Ecuador virus cases plunged 37% in August, the most in South America after Brazil (40%), according to the WHO. In comparison, neighbors Colombia and Peru saw cases jump by 8% and 67%, respectively, in the same time period. On average, South American daily confirmed virus cases rose 35% in August, the data show. To be… Read More Flattening the Curve: Ecuador and Brazil Pull Ahead in August
Indigenous elites stood at the intersection of political subjugation and cultural survival in Spanish and Portuguese America. Over more than three centuries they acted as intermediaries between their communities and outsiders, as defenders before the law, and even as collaborators with local power groups in the exploitation of their own people. As such, they wielded… Read More Indigenous Elites: Survival and Subjugation in Colonial Latin America
In 1503, the Spanish monarchy issued its first decree for the resettlement of indigenous groups in the Caribbean so that they would “live together” and “not remain or wander separated from each other in the backcountry.” As the European conquest spread to North, Central, and South America, these new settlements – known as reducciones and… Read More Moving to the Suburbs: Reducciones in Recent Latin American Historiography
Charles Walker left few stones unturned in The Tupac Amaru Rebellion, an impressive analysis of Spain’s largest colonial rebellion. This essay briefly examines two original arguments and two secondary claims made by Walker that help shape our understanding of an uprising that ultimately reached levels of total violence rarely seen in human history. Walker’s “seemingly… Read More The Tupac Amaru Rebellion: Charles Walker
(Nov. 28, 2007) For anyone interested in the state of South America’s regional relations, this week was full of news. Argentina and Uruguay appear to have given up on political dialogue and have closed their borders until The Hague gives them a reply sometime in the next 2 years, Venezuela froze ties with Colombia and… Read More Is South America Sliding Into Chaos Or Is It Just Business As Usual?
(Nov. 24, 2007) Argentina’s President Elect Cristina Kirchner distanced herself from the political agenda of Venezuela President Chávez on Monday by proposing a Mercosur-Israel free trade agreement (FTA) during her visit to Brazil. The proposal is a diplomatic counter punch to Venezuela’s open support for Iran’s President Mahmoud Ahmadinejad at the OPEC meeting in Saudi… Read More Argentina Breaks With Venezuela Over Free Trade And Middle East
Guyana Foreign Minister Rudolph Insanally announced a temporary truce on Wednesday after Venezuela’s military blew up two Guyanese mining boats on a river near the international border. The attack took place on Nov. 15th and was part of a three day military operation, called Tepuy, to remove illegal miners from the Cuyuni River basin. Although… Read More South American Border Wars Slow Regional Integration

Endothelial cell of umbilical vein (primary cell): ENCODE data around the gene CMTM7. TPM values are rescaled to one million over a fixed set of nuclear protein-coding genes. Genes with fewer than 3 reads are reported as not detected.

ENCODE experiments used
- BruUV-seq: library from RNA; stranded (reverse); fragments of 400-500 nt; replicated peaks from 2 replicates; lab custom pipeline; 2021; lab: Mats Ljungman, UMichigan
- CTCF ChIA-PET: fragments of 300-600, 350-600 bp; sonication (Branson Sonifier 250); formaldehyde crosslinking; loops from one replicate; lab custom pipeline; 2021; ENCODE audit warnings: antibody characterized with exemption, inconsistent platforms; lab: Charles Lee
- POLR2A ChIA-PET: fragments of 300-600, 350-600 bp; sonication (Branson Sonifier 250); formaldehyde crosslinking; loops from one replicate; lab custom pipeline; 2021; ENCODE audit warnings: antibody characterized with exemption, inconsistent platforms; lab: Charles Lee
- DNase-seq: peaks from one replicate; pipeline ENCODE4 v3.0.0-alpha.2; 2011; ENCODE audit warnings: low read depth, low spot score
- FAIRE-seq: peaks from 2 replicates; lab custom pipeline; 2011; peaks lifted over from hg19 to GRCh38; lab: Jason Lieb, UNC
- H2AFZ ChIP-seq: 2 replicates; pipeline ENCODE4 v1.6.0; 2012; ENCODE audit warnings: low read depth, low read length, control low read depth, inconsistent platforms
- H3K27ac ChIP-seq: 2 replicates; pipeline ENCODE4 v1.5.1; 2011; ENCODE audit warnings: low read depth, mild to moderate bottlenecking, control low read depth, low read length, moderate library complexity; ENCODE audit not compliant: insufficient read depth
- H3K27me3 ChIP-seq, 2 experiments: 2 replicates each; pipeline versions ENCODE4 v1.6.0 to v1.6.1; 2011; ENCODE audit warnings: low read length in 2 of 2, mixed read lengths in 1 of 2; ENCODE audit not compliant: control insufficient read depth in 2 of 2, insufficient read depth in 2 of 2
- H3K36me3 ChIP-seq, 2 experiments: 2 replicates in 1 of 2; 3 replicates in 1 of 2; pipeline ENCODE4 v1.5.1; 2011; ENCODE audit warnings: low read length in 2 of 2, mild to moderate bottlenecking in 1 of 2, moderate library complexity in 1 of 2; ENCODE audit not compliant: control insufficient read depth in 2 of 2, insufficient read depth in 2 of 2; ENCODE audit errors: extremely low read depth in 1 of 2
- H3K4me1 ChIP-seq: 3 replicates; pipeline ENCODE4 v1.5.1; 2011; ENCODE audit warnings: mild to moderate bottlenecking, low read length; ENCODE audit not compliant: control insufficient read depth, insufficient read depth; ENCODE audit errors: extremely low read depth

Citation Larson, Brooke. Trials of Nation Making: Liberalism, Race, and Ethnicity in the Andes, 1810–1910. New York: Cambridge University Press, 2004.
Silvia Rivera Cusicanqui’s Oppressed but Not Defeated, on the struggles of Aymara and Quechua peasants in the highlands and western valleys of the Bolivian Andes, focuses on the creation of peasant unions after the 1952 revolution by the Movimiento Nacionalista Revolucionario. Her book is a concise collection of essays written in collaboration with Bolivian peasant… Read More Oppressed But Not Defeated: Silvia Rivera Cusicanqui
Peter Bakewell’s Miners of the Red Mountain: Indian Labor in Potosí, 1545-1650 (1984) looks at the changing systems of labor and production used at the silver mines of Potosí in the late sixteenth and early seventeenth centuries. Bakewell questions the long-held assumption that the mines were overwhelmingly worked by forced laborers, arguing instead that declining… Read More Miners of the Red Mountain: Peter Bakewell
Stern, Steve J. Peru’s Indian Peoples and the Challenge of Spanish Conquest: Huamanga to 1640. Madison, Wis: University of Wisconsin Press, 1982. Steve Stern’s Peru’s Indian Peoples and the Challenge of Spanish Conquest: Huamanga to 1640 centers on colonial Huamanga, a strategic military and economic region along the route between Lima and Potosí. It was… Read More Peru’s Indian Peoples and the Challenge of Spanish Conquest: Steve Stern
Jürgen Golte’s Repartos y Rebeliones, published in German in 1977 and translated into Spanish by Carlos Degregori in 1980, analyzes the implementation, evolution, and resistance to the repartimiento de efectos, put in place by Spain’s Bourbon reformers in the eighteenth century. Golte sought to revise earlier studies that overlooked the role of the repartos, a… Read More Repartos y Rebeliones: Jürgen Golte
John Murra developed his now-famous theory of the Andean “vertical archipelago” in Formaciones Económicas y Políticas del Mundo Andino (1975, trans. Economic Organization of the Inka State, 1980), which grew out of his research in the Peruvian highlands between 1958 and 1973. Murra argued that pre-Columbian societies in the Andes sought to control a range of ecological zones… Read More Economic Organization of the Inka State: John Murra
James Lockhart’s Spanish Peru (1968) looks at the first three decades of Spanish conquest in the colonial Andes. One of the first Latin American historians to mine notarial records as a window into social life in the sixteenth century, Lockhart provides a survey of Peru’s major socioeconomic and demographic categories via a series of life… Read More Spanish Peru, 1532-1560: James Lockhart